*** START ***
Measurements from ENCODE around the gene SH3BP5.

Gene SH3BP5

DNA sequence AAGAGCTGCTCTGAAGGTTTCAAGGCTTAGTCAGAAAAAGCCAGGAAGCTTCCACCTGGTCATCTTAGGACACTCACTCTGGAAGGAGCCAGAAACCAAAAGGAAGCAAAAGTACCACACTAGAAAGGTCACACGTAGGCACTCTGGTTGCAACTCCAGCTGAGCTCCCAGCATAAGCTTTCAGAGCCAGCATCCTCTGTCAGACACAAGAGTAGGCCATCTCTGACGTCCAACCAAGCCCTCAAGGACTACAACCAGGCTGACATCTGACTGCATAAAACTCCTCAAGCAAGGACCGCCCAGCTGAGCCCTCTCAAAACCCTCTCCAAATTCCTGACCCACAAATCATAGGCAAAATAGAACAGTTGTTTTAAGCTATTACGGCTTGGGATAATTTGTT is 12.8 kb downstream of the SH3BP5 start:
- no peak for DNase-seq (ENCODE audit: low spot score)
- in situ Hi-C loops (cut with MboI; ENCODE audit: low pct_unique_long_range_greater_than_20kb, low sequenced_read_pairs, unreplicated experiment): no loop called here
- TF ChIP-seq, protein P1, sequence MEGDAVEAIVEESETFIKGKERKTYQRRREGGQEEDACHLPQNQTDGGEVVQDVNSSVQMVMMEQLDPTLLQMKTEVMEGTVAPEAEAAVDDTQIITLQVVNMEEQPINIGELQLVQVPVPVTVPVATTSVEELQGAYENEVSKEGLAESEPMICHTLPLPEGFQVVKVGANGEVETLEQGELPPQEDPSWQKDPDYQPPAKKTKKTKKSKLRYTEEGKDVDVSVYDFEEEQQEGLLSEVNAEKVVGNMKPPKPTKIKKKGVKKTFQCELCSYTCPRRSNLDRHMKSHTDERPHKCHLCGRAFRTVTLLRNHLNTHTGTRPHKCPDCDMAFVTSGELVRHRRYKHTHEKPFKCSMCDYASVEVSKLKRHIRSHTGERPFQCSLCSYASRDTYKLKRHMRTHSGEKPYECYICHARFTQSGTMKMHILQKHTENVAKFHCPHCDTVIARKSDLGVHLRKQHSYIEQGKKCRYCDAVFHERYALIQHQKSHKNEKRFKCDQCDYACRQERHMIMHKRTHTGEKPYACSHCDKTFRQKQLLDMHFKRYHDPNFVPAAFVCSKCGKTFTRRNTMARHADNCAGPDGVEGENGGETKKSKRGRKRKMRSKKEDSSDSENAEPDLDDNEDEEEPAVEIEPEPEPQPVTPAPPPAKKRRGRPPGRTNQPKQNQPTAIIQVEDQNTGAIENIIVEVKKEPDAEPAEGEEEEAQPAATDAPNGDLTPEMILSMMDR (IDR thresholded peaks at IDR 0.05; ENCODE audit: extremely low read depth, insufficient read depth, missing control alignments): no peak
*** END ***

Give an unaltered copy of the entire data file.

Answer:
Measurements from ENCODE around the gene SH3BP5.

Gene SH3BP5

DNA sequence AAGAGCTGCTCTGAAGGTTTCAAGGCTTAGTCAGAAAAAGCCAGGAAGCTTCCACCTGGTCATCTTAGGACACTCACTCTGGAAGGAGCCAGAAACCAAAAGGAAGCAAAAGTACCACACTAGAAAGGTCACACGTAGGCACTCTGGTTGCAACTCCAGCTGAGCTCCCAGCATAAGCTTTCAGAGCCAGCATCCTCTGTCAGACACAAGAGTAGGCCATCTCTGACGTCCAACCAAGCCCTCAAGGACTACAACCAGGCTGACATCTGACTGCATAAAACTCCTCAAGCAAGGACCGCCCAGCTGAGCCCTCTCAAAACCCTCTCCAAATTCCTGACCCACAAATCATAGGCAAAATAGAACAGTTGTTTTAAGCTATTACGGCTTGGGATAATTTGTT is 12.8 kb downstream of the SH3BP5 start:
- no peak for DNase-seq (ENCODE audit: low spot score)
- in situ Hi-C loops (cut with MboI; ENCODE audit: low pct_unique_long_range_greater_than_20kb, low sequenced_read_pairs, unreplicated experiment): no loop called here
- TF ChIP-seq, protein P1, sequence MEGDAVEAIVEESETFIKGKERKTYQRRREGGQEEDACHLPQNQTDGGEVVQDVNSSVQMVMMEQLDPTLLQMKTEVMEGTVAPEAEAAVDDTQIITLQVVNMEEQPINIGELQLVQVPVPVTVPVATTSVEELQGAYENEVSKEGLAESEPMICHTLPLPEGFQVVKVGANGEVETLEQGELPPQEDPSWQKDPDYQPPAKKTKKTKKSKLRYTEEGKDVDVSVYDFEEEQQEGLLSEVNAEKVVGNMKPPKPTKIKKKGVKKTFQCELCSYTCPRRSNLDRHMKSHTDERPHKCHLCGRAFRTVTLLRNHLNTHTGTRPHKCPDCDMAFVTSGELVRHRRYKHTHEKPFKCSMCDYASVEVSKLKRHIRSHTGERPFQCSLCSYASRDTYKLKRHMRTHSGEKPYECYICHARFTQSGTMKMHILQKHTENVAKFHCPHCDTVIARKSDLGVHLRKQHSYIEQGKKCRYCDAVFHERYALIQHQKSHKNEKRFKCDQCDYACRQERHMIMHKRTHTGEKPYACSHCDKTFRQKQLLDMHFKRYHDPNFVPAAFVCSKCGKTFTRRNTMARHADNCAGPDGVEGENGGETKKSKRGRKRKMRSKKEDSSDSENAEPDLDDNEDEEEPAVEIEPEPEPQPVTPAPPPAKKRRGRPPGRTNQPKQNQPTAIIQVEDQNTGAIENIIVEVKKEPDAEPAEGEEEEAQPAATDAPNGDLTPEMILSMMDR (IDR thresholded peaks at IDR 0.05; ENCODE audit: extremely low read depth, insufficient read depth, missing control alignments): no peak